These authors contributed equally to this study.
Adaptive immune regulation of glial homeostasis as an immunization strategy for neurodegenerative diseases
Version of Record online: 26 MAY 2010
© 2010 The Authors. Journal Compilation © 2010 International Society for Neurochemistry
Journal of Neurochemistry
Volume 114, Issue 5, pages 1261–1276, September 2010
How to Cite
Kosloski, L. M., Ha, D. M., Hutter, J. A. L., Stone, D. K., Pichler, M. R., Reynolds, A. D., Gendelman, H. E. and Mosley, R. L. (2010), Adaptive immune regulation of glial homeostasis as an immunization strategy for neurodegenerative diseases. Journal of Neurochemistry, 114: 1261–1276. doi: 10.1111/j.1471-4159.2010.06834.x
- Issue online: 2 AUG 2010
- Version of Record online: 26 MAY 2010
- Received April 13, 2010; accepted May 18, 2010.
- Parkinson’s disease;
- regulatory T cells;
- therapeutic vaccination
J. Neurochem. (2010) 114, 1261–1276.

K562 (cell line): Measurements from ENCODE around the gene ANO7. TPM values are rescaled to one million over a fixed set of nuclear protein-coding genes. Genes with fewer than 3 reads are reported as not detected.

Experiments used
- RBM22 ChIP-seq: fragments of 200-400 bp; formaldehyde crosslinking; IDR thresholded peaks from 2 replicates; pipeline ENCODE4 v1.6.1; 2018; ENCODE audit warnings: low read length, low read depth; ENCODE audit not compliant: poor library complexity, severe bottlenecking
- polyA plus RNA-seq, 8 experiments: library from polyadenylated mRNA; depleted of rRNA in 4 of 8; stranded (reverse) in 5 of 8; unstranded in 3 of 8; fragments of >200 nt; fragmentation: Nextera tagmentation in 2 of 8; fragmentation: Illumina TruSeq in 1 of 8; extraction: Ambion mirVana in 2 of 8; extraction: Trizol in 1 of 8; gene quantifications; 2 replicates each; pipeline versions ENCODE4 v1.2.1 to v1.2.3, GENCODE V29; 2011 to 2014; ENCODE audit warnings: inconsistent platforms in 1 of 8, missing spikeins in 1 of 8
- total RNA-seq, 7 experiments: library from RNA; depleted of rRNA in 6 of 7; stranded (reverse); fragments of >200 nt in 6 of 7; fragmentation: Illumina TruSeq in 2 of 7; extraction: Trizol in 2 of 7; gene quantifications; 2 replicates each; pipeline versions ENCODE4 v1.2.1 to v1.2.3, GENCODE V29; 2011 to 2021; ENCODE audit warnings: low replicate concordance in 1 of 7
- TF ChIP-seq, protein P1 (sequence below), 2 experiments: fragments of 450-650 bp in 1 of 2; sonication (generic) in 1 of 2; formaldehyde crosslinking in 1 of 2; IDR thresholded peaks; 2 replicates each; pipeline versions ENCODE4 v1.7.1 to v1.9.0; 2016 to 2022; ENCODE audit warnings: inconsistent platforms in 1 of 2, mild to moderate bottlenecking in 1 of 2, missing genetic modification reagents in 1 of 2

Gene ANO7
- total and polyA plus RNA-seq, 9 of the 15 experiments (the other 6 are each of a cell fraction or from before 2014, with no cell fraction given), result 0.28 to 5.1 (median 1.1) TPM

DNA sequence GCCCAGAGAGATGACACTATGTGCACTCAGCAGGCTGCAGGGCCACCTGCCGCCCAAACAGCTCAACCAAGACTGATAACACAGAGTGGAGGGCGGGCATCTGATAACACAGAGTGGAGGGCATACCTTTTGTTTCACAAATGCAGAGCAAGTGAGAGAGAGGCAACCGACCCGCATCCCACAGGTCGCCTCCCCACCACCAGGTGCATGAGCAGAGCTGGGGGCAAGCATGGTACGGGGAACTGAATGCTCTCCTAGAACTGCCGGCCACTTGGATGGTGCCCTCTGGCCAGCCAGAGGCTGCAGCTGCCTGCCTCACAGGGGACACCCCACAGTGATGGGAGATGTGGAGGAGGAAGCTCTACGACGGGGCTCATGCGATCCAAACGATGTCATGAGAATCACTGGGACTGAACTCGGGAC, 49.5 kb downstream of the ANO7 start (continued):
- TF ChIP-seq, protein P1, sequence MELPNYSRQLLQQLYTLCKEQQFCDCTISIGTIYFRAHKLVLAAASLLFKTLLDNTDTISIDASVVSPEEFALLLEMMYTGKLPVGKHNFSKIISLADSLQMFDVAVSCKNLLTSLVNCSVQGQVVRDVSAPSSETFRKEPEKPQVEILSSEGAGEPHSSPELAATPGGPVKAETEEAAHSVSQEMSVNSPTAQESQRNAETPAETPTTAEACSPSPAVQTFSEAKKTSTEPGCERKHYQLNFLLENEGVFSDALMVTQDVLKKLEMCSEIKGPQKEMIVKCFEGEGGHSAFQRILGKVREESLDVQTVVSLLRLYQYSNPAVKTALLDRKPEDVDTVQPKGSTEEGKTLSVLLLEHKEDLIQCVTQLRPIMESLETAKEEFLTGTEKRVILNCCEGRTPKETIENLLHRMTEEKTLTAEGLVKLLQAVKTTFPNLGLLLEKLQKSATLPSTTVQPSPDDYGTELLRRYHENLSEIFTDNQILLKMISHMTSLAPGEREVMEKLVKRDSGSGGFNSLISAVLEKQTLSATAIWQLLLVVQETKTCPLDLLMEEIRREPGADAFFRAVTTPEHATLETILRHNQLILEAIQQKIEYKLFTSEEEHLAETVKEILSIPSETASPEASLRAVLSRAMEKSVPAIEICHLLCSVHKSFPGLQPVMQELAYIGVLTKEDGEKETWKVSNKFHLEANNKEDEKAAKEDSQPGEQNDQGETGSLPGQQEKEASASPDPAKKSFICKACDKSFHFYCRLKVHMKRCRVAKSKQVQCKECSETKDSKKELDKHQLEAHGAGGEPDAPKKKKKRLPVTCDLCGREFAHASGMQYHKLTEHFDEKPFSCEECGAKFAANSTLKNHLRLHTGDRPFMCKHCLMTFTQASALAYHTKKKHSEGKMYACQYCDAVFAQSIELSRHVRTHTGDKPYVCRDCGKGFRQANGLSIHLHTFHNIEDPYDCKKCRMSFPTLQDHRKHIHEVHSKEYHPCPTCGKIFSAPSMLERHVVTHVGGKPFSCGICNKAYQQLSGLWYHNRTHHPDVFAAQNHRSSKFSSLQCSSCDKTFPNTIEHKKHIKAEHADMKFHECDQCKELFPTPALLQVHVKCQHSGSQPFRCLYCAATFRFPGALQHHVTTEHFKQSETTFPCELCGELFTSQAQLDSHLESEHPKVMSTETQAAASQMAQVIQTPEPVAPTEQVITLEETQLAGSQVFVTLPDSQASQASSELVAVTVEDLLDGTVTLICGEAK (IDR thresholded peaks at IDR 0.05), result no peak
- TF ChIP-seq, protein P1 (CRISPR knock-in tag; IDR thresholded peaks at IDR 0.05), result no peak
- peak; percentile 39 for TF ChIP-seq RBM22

Neurodegenerative diseases, notably Alzheimer’s and Parkinson’s diseases, are amongst the most devastating disorders afflicting the elderly. Currently, no curative treatments or treatments that interdict disease progression exist. Over the past decade, immunization strategies have been proposed to combat disease progression. Such strategies induce humoral immune responses against misfolded protein aggregates to facilitate their clearance. Robust adaptive immunity against misfolded proteins, however, accelerates disease progression, precipitated by induced effector T cell responses that lead to encephalitis and neuronal death. Since then, mechanisms that attenuate such adaptive neurotoxic immune responses have been sought. We propose that shifting the balance between effector and regulatory T cell activity can attenuate neurotoxic inflammatory events. This review summarizes advances in immune regulation to achieve a homeostatic glial response for therapeutic gain. Promising new ways to optimize immunization schemes and measure their clinical efficacy are also discussed.